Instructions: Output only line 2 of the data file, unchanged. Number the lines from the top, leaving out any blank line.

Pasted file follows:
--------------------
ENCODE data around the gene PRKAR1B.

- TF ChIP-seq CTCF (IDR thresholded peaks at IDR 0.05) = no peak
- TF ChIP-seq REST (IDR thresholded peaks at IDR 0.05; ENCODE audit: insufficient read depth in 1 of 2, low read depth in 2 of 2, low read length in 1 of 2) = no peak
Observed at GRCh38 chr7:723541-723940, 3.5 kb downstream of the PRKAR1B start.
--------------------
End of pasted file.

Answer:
- TF ChIP-seq CTCF (IDR thresholded peaks at IDR 0.05) = no peak